Tag Archives: Dominic Power

L’Avventura at the BFI Southbank


Mamoun introduced L’Avventura at the BFI Southbank on 14th December to a packed NFT3. It was the last ‘Passport to Cinema’ curated by Dominic Power as Head of Screen Arts at the NFTS.

Mamoun did not have enough time to talk about many aspects of Antonioni’s work, so there will be a follow up soon: Antonioni and what the Eye can See.

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Passport to Cinema: The Enigma of Kaspar Hauser (1974) by Werner Herzog

51EjuEKAvULMamoun would like to thank Dominic Power of the NFTS for inviting him to introduce Werner Herzog’s landmark movie, The Enigma of Kaspar Hauser on Monday 2nd November at the BFI Southbank in NFT2.

Mamoun has this to say about the New German Cinema:

It is a mystery how and why a country suddenly finds a distinct cinematic voice and creates a ‘new’ cinema. Political, social and economic factors provide only partial insights. In Europe, the ‘new’ cinema moved from Italy to France, to the UK (culturally colonised by Hollywood, we preferred ‘free’ over ‘new’) to Poland to Czechoslovakia and, in the 70s, to Germany, or, more significantly, West Germany.

600full-ali--fear-eats-the-soul-posterThe creators of the New German Cinema – Werner Herzog, Rainer Werner Fassbinder, Margarethe von Trotta, Volker Schlöndorff , Werner Schröter and Wim Wenders, had diverse styles but collectively they were all radical-left/anarchist. At one end, Fassbinder was hostile to all institutions – and individuals as part of institutions – past and present; at the other end, Herzog focused on individuals whose obsessions, delusions, dreams, fantasies, aspirations made them impossible to assimilate – and led them to destruction.

urlThe question that is rarely addressed is how the filmmakers were supported and financed: public funding from the Länder, the federal government and private sector support from television, film distributors and exhibitors ensured the flowering of the talents of the New German Cinema.

Die_BlechtrommelHerzog has to date written and directed 18 features, including epics shot in the Amazon. Fassbinder made 41 films, intimate in scale, in 14 years – 41 ‘personal’ films, while Lindsay Anderson, Tony Richardson and Karel Reisz together made only some 30 feature films in their entire careers. But then our investors didn’t like politics (still don’t) – they followed Sam Goldwyn, who said: ‘If you want to send a message use Western Union’. Commercial viability was (and is) their only criterion. And we know how certain that is…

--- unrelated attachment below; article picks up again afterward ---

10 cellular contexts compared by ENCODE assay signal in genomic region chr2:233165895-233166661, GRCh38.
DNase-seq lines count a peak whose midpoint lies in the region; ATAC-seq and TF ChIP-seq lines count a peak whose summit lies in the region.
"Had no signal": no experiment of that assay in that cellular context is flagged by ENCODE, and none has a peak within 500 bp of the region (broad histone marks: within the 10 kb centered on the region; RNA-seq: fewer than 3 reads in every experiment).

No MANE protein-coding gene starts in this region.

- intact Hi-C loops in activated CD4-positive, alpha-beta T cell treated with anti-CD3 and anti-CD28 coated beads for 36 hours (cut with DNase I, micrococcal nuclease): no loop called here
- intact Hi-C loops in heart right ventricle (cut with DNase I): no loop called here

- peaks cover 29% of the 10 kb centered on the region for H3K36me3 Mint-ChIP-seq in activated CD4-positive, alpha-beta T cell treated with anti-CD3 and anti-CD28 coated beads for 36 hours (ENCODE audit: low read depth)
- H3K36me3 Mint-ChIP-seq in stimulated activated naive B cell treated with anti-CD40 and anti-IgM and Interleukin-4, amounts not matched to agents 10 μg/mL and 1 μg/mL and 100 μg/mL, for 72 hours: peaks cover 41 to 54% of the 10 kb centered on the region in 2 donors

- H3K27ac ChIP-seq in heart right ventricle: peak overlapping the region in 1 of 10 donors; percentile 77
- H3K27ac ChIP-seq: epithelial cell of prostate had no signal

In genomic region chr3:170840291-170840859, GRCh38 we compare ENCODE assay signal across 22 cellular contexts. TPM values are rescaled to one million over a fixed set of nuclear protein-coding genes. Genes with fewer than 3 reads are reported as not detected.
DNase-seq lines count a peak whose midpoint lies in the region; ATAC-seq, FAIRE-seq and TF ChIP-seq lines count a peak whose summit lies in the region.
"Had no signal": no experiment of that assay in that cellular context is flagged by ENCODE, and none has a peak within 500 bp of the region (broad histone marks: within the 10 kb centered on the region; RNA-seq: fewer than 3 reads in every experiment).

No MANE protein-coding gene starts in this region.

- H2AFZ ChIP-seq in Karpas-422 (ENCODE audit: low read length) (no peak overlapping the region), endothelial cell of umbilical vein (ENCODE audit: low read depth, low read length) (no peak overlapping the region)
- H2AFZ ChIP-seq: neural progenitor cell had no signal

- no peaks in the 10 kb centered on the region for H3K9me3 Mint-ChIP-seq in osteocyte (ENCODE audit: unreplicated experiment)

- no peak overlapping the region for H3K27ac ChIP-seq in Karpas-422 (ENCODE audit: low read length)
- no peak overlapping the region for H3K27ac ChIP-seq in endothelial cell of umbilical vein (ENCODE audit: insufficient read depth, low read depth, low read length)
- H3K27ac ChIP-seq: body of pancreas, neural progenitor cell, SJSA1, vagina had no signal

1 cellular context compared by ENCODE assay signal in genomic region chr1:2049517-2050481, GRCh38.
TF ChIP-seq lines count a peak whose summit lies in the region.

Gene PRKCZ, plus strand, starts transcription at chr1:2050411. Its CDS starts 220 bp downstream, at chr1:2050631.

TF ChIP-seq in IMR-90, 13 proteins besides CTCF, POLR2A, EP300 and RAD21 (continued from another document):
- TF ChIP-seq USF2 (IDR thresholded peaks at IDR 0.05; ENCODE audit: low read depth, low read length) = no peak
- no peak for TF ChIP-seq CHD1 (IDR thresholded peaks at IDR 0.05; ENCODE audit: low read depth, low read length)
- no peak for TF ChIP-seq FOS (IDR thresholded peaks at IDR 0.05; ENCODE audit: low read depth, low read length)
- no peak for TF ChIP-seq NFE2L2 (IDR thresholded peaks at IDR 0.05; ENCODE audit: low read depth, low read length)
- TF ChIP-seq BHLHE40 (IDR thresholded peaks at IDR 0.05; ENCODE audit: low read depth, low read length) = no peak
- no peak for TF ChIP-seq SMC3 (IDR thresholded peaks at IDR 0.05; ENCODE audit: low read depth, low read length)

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An introduction to Ozu’s ‘Late Spring’ at the BFI South Bank, Dec 8th

Late SpringAccording to the lists of 10 and 100 best films the world is a small place consisting primarily of the US and Western Europe. It seems only a small number of films have ever been made as the same ones appear over and over again. Convergence is the first step to entropy. It comes as a surprise to find that Japan exists – thanks to Kurosawa, Mizoguchi and to Ozu whose TOKYO STORY occasionally makes it to the top of the pile. Ozu’s LATE SPRING got to 17 and was called the ‘perfect’ film. It is more important than that.

LATE SPRING is Ozu’s first film with Setsuko Hara as Noriko – and she carries that name, but not the character, in the following two films EARLY SUMMER and TOKYO STORY. The three films are sometimes referred to, somewhat arbitrarily, as the Noriko trilogy.

Ozu is an elusive director. His films appear to be straightforward domestic dramas; the stories are not very different; the characters are played by a repertory of the same actors. In recollection, a scene or a moment from Ozu could come from a number of his films, rather like a Beethoven or Mozart theme when you have to think hard about its context. Soaps work through scattering plotlines outwards; Ozu digs inwards and downwards. LATE SPRING started a process which ended with the sublime AN AUTUMN AFTERNOON.

Mamoun will be introducing LATE SPRING (Banshun) at the BFI South Bank, Screen NFT2, December 8th, 6.10pm.